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CRIME

Court frees German Kosovo bomb suspects

An international court in Kosovo has freed three suspected German spies accused of bombing an EU office in the Balkan nation, and the men were flown back to Germany, reports said Saturday.

Court frees German Kosovo bomb suspects
A hooded suspect escorted by an official. Photo DPA

“Our appeal was accepted and their detention was revoked,” lawyer Fehmije Gashi-Bytyci told reporters in Pristina Friday.

Adem Ademi, another defence lawyer, said that according to the court’s decision, the three Germans, who allegedly belong to the German intelligence services the BND, could return home. No further details have emerged on the court’s action.

Early Saturday, the three men boarded a private plane in the Kosovo capital Pristina, and were flown home to Germany, wire service reports said.

The German nationals were arrested on November 19 on suspicion of having bombed the Pristina headquarters of the International Civilian Office (ICO), run by EU special envoy Pieter Feith.

On Thursday, the UN court deferred to international authorities its decision on an appeal by lawyers acting for the three against their month-long suspension based on a lack of evidence.

The international judges, present in Kosovo as part of a post-war mission of the United Nations, decided to accept the defence’s appeal.

Gashi-Bytyci said the three, whose identity was not revealed, “are now free and will defend themselves while on bail.”

Ademi said the defence had also demanded the three to be cleared from all charges, but this request “was not considered at all.”

Earlier on Friday, the Berlin government called on Kosovo authorities to release the three, but refused to reveal their identity or confirm that they worked for the BND.

“The German government … calls for the immediate release of the three German citizens,” government spokesman Thomas Steg said, reiterating the trio were “not implicated in the terrorist attack.”

Kosovo and German media reports said the trio were investigating the blast for the BND. Since they were not registered with the Kosovan government, however, they had no diplomatic immunity.

The explosion came amid opposition by Kosovo Albanians to the planned deployment of a European Union civilian mission focused on police, judiciary and customs by early December under an agreement reached between the United Nations and Serbia.

No one was injured in the blast, which shattered the windows of the ICO office.

In February, ethnic Albanian-majority Kosovo unilaterally declared independence from Serbia, which has rejected the move as a breach of international law.

More than 50 states, including the United States and most EU members, have recognized Kosovo’s independence.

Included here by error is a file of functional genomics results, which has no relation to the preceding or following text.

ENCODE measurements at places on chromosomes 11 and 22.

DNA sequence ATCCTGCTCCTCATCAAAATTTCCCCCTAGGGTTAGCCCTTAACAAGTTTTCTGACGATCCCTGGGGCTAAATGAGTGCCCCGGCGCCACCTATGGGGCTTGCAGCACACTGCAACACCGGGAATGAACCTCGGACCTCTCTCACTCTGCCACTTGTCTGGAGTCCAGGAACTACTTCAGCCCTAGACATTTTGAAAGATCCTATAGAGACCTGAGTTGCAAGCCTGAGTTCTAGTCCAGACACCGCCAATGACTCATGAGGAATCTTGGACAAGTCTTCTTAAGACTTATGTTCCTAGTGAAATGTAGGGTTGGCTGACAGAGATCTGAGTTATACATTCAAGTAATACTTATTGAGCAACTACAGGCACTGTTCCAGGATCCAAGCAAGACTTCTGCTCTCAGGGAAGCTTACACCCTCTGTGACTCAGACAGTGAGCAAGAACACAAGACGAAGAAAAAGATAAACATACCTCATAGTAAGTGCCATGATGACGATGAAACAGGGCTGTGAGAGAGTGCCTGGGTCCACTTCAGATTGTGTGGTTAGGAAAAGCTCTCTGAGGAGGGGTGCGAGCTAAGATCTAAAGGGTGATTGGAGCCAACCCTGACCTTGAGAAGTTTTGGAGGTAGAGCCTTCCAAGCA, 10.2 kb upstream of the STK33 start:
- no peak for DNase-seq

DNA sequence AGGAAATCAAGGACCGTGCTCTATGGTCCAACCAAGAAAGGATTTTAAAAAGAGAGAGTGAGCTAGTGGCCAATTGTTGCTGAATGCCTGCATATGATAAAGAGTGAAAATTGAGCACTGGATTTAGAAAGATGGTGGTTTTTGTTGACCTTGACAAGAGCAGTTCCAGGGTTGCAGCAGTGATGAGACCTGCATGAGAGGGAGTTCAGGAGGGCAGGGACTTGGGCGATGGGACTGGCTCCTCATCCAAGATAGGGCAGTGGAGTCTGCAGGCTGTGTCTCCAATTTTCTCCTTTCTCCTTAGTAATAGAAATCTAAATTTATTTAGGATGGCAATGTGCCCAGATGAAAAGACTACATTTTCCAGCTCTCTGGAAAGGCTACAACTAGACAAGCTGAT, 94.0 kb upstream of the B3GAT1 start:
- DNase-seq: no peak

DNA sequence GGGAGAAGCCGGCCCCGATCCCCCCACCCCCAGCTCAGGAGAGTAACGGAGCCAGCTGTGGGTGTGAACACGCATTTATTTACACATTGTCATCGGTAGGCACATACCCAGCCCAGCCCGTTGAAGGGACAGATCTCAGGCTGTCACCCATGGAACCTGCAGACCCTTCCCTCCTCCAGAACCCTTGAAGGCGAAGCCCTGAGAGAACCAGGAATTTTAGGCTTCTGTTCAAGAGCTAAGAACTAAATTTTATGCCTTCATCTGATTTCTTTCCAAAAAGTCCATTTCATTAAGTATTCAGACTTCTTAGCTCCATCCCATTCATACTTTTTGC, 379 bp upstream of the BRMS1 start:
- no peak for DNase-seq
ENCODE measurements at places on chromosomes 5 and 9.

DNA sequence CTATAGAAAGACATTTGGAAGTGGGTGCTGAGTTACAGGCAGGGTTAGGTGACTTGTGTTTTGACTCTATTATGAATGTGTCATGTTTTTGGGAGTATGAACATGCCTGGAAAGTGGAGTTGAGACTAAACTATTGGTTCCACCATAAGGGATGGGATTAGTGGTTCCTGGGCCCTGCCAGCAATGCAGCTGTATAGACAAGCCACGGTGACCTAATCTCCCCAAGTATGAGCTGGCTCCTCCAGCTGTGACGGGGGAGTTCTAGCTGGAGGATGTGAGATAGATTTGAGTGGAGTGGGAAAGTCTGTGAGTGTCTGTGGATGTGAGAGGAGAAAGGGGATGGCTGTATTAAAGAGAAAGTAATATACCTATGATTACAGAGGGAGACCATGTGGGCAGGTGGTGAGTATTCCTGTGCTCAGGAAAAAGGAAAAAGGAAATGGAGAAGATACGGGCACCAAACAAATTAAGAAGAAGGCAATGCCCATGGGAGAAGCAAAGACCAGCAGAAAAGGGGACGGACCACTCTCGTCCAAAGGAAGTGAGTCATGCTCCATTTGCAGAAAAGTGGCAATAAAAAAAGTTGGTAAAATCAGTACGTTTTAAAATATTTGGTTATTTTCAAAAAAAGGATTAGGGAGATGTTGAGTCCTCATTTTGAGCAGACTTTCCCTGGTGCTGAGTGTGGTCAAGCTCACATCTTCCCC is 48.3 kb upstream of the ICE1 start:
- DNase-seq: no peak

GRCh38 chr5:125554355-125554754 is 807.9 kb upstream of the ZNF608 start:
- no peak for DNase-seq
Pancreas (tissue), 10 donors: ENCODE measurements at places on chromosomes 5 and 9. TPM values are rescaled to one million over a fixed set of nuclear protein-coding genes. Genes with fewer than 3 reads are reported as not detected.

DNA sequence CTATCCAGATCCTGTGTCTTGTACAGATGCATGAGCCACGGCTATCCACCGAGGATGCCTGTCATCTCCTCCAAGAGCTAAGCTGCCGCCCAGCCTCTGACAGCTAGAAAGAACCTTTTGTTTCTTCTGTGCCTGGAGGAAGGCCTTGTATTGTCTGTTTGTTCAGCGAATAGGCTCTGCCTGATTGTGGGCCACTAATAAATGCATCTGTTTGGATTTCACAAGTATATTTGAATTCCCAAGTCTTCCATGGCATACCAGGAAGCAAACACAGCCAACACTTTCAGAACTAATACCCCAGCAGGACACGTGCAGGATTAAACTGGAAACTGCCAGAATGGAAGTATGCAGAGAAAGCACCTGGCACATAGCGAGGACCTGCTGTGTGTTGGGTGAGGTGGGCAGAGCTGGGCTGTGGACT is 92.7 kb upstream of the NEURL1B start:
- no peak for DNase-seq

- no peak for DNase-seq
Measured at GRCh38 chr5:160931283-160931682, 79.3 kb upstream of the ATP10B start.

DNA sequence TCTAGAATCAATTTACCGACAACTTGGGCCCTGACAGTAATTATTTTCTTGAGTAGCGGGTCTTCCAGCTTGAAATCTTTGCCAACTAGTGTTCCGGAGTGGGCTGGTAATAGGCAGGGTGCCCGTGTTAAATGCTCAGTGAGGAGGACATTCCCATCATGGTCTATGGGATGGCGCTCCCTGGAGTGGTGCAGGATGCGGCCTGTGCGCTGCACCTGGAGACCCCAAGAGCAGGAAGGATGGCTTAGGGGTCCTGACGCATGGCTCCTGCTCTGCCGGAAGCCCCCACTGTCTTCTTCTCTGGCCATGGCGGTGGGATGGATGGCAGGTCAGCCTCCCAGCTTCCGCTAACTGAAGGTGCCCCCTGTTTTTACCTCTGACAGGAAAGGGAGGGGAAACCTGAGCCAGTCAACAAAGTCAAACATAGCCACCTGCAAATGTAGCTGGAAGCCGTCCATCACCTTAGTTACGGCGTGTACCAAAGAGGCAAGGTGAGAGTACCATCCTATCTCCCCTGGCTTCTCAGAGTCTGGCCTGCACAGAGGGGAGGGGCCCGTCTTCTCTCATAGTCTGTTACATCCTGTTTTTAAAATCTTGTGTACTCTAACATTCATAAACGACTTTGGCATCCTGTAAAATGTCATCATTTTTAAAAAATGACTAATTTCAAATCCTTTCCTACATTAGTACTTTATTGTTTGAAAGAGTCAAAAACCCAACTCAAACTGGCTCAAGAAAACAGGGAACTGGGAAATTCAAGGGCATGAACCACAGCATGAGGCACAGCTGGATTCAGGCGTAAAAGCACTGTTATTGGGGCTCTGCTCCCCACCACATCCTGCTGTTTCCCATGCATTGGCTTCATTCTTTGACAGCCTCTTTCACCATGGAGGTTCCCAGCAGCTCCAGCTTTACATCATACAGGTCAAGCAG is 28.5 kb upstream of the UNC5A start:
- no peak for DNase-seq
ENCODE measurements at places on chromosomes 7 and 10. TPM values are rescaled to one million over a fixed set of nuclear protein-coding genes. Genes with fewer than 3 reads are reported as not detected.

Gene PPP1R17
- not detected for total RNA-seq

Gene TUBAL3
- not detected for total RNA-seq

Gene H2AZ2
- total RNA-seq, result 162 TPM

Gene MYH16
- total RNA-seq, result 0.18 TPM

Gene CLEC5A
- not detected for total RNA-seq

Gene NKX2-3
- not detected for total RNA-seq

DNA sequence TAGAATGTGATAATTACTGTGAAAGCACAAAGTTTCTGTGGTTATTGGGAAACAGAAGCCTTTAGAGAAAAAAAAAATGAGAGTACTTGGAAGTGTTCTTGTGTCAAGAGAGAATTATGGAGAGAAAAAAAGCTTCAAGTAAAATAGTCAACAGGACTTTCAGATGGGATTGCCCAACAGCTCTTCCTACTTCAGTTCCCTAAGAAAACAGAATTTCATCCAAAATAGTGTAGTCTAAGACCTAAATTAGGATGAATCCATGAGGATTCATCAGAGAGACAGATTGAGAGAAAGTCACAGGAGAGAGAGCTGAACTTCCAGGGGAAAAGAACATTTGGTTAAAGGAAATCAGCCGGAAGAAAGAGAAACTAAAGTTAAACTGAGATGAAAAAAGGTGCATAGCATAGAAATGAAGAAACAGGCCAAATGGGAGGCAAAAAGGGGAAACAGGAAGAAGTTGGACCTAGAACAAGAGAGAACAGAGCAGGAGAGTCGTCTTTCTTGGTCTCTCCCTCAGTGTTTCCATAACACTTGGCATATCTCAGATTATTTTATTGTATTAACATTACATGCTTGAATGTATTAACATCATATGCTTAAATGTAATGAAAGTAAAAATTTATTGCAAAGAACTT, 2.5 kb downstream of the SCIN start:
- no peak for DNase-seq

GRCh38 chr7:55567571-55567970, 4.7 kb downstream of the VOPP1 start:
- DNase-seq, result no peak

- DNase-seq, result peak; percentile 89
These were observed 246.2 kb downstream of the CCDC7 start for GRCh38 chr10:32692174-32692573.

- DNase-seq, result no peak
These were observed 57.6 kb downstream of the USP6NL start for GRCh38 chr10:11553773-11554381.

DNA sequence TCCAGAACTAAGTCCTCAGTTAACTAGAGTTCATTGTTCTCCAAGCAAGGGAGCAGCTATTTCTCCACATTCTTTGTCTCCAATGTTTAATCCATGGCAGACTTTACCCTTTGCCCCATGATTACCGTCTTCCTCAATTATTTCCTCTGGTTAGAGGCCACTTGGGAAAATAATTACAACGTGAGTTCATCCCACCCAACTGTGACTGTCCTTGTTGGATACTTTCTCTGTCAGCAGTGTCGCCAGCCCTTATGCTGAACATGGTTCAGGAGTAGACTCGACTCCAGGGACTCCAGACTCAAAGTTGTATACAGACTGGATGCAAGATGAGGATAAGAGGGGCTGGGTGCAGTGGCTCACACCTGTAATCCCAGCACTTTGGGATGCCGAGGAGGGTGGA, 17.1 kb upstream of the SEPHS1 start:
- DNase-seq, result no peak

CRIME

German man jailed for killing petrol station worker in mask row

A 50-year-old German man was jailed for life Tuesday for shooting dead a petrol station cashier because he was angry about being told to wear a mask while buying beer.

German man jailed for killing petrol station worker in mask row

The September 2021 murder in the western town of Idar-Oberstein shocked Germany, which saw a vocal anti-mask and anti-vaccine movement emerge in response to the government’s coronavirus restrictions.

The row started when 20-year-old student worker Alex W. asked the man to put on a mask inside the shop, as required in all German stores at the time.

After a brief argument, the man left.

The perpetrator – identified only as Mario N. – returned about an hour and a half later, this time wearing a mask. But as he bought his six-pack of beer to the till, he took off his mask and another argument ensued.

He then pulled out a revolver and shot the cashier in the head point-blank.

On Tuesday, the district court in Bad-Kreuznach convicted Mario N. of murder and unlawful possession of a firearm, and handed him a life sentence.

READ ALSO: Shock in Germany after cashier shot dead in Covid mask row

Under German law, people given a life sentence can usually seek parole after 15 years. His defence team had sought a sentence of manslaughter, rather than murder.

At the start of the trial, prosecutor Nicole Frohn told how Mario N. had felt increasingly angry about the measures imposed to curb the pandemic, seeing them as an infringement on his rights.

“Since he knew he couldn’t reach the politicians responsible, he decided to kill him (Alex W.),” she said.

Mario N. turned himself in to police the day after the shooting.

German has relaxed most of its coronavirus rules, although masks are still required in some settings, such as public transport.

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